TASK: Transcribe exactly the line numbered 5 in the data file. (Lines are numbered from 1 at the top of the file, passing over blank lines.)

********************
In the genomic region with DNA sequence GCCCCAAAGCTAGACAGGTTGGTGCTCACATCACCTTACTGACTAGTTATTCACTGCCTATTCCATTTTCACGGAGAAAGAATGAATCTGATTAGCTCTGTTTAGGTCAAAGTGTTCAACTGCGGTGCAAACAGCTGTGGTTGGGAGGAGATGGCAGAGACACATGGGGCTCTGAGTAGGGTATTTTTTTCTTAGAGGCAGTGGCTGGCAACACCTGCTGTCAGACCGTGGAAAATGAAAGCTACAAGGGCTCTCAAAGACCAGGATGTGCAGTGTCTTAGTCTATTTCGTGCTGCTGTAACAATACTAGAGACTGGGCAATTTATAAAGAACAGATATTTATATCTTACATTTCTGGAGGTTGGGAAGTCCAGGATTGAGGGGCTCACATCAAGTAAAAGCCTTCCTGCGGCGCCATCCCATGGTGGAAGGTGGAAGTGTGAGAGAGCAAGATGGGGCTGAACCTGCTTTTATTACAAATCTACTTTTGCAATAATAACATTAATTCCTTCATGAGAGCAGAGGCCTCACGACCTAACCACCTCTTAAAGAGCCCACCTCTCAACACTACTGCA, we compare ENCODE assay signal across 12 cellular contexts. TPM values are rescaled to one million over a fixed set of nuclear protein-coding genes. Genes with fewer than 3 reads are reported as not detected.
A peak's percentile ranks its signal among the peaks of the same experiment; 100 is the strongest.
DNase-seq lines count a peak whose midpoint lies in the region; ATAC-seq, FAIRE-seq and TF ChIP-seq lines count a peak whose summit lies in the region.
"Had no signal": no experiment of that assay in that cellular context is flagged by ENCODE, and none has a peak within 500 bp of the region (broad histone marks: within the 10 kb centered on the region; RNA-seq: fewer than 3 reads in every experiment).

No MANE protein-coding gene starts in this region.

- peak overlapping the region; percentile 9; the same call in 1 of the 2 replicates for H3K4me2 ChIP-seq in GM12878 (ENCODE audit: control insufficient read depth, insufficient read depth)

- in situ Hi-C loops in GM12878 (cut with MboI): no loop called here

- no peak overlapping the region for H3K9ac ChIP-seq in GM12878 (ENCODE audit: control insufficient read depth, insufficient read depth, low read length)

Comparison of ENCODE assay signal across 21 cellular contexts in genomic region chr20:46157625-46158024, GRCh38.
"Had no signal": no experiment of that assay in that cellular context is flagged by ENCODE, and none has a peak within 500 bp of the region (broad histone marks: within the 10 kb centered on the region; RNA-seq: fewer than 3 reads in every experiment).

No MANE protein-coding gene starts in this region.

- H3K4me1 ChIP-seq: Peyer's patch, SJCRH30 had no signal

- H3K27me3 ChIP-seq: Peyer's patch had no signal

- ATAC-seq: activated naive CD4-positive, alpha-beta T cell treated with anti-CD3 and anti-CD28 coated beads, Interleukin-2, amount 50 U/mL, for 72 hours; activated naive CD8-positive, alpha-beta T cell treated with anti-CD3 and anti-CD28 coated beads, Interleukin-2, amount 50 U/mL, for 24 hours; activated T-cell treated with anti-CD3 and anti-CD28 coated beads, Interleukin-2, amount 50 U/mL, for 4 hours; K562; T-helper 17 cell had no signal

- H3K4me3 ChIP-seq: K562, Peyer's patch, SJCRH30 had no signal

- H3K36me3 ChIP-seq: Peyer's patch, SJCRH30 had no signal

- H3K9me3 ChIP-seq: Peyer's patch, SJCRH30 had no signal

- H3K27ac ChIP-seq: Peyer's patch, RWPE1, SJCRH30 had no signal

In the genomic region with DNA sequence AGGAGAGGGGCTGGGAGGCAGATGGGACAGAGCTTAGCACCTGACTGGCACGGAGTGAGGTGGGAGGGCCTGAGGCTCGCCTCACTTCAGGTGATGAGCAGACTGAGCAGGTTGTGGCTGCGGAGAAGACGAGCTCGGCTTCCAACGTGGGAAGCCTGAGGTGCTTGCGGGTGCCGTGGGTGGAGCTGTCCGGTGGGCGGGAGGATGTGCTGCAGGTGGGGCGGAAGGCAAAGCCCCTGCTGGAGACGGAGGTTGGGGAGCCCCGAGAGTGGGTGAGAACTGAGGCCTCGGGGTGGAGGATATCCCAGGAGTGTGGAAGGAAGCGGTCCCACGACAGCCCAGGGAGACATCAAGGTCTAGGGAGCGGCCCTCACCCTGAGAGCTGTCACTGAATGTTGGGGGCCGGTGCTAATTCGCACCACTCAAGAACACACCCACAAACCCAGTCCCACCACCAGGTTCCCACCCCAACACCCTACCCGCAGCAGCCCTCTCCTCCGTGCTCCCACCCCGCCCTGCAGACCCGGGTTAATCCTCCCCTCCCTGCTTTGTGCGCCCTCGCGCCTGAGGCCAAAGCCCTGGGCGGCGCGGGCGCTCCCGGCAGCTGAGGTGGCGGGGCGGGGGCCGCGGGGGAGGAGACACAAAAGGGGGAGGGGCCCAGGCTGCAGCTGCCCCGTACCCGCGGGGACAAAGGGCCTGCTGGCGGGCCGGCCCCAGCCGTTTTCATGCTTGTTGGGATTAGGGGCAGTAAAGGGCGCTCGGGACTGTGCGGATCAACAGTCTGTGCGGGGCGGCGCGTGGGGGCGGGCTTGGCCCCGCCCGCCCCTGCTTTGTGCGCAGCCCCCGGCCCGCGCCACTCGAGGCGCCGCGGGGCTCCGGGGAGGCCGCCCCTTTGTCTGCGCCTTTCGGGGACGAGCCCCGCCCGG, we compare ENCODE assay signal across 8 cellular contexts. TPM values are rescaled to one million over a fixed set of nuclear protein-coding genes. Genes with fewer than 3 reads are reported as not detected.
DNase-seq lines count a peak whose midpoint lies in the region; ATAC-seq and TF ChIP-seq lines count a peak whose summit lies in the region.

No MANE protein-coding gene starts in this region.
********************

No MANE protein-coding gene starts in this region.